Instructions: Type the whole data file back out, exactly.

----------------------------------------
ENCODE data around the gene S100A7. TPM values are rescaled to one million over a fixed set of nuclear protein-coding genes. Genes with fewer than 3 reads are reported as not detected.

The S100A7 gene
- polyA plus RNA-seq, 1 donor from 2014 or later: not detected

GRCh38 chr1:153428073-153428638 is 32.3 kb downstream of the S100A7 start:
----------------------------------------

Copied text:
ENCODE data around the gene S100A7. TPM values are rescaled to one million over a fixed set of nuclear protein-coding genes. Genes with fewer than 3 reads are reported as not detected.

The S100A7 gene
- polyA plus RNA-seq, 1 donor from 2014 or later: not detected

GRCh38 chr1:153428073-153428638 is 32.3 kb downstream of the S100A7 start: